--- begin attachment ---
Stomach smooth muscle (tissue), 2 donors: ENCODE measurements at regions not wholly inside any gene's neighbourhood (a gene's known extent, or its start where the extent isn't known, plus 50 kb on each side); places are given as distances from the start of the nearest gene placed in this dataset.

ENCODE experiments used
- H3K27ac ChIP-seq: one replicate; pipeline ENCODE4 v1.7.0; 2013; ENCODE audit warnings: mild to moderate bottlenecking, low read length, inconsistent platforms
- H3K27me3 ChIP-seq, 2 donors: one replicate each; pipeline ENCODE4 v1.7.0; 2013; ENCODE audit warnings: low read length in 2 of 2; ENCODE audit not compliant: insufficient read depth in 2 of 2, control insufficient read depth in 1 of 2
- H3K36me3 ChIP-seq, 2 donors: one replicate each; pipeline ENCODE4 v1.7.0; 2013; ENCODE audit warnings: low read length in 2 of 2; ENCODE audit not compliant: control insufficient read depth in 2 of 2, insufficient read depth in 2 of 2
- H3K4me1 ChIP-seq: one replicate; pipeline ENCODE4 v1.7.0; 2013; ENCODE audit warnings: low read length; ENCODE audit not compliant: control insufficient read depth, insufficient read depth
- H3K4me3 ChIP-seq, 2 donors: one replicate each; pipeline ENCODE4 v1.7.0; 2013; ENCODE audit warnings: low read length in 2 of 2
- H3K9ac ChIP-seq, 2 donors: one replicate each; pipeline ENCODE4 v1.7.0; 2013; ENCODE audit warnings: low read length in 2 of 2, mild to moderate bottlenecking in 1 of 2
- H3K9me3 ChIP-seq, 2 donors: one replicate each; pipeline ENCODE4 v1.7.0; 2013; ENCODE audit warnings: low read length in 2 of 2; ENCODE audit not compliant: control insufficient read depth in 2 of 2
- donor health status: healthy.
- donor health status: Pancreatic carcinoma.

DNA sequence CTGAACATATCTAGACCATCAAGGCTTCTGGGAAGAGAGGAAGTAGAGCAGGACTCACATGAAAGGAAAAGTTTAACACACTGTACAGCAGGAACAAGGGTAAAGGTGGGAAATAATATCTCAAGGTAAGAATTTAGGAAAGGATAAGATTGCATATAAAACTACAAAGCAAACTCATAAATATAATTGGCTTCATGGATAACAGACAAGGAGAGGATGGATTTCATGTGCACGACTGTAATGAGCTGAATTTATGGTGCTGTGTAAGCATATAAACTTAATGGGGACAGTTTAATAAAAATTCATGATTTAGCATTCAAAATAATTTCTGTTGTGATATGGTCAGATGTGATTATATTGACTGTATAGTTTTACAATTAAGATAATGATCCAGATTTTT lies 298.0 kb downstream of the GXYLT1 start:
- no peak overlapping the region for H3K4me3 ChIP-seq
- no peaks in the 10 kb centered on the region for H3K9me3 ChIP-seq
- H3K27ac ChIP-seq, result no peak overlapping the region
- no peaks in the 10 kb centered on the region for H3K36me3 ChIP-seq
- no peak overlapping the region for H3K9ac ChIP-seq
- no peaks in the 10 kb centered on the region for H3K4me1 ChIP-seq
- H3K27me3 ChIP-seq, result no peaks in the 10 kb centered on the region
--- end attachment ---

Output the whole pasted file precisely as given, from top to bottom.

Stomach smooth muscle (tissue), 2 donors: ENCODE measurements at regions not wholly inside any gene's neighbourhood (a gene's known extent, or its start where the extent isn't known, plus 50 kb on each side); places are given as distances from the start of the nearest gene placed in this dataset.

ENCODE experiments used
- H3K27ac ChIP-seq: one replicate; pipeline ENCODE4 v1.7.0; 2013; ENCODE audit warnings: mild to moderate bottlenecking, low read length, inconsistent platforms
- H3K27me3 ChIP-seq, 2 donors: one replicate each; pipeline ENCODE4 v1.7.0; 2013; ENCODE audit warnings: low read length in 2 of 2; ENCODE audit not compliant: insufficient read depth in 2 of 2, control insufficient read depth in 1 of 2
- H3K36me3 ChIP-seq, 2 donors: one replicate each; pipeline ENCODE4 v1.7.0; 2013; ENCODE audit warnings: low read length in 2 of 2; ENCODE audit not compliant: control insufficient read depth in 2 of 2, insufficient read depth in 2 of 2
- H3K4me1 ChIP-seq: one replicate; pipeline ENCODE4 v1.7.0; 2013; ENCODE audit warnings: low read length; ENCODE audit not compliant: control insufficient read depth, insufficient read depth
- H3K4me3 ChIP-seq, 2 donors: one replicate each; pipeline ENCODE4 v1.7.0; 2013; ENCODE audit warnings: low read length in 2 of 2
- H3K9ac ChIP-seq, 2 donors: one replicate each; pipeline ENCODE4 v1.7.0; 2013; ENCODE audit warnings: low read length in 2 of 2, mild to moderate bottlenecking in 1 of 2
- H3K9me3 ChIP-seq, 2 donors: one replicate each; pipeline ENCODE4 v1.7.0; 2013; ENCODE audit warnings: low read length in 2 of 2; ENCODE audit not compliant: control insufficient read depth in 2 of 2
- donor health status: healthy.
- donor health status: Pancreatic carcinoma.

DNA sequence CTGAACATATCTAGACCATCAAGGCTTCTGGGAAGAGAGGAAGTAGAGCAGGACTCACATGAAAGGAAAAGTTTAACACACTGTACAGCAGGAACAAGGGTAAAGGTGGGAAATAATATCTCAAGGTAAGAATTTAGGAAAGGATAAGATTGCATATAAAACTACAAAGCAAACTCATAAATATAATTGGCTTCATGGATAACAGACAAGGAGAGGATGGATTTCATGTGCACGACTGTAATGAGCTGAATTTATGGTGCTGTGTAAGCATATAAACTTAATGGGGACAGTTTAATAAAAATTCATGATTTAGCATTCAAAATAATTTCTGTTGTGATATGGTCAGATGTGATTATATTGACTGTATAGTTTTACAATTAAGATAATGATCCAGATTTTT lies 298.0 kb downstream of the GXYLT1 start:
- no peak overlapping the region for H3K4me3 ChIP-seq
- no peaks in the 10 kb centered on the region for H3K9me3 ChIP-seq
- H3K27ac ChIP-seq, result no peak overlapping the region
- no peaks in the 10 kb centered on the region for H3K36me3 ChIP-seq
- no peak overlapping the region for H3K9ac ChIP-seq
- no peaks in the 10 kb centered on the region for H3K4me1 ChIP-seq
- H3K27me3 ChIP-seq, result no peaks in the 10 kb centered on the region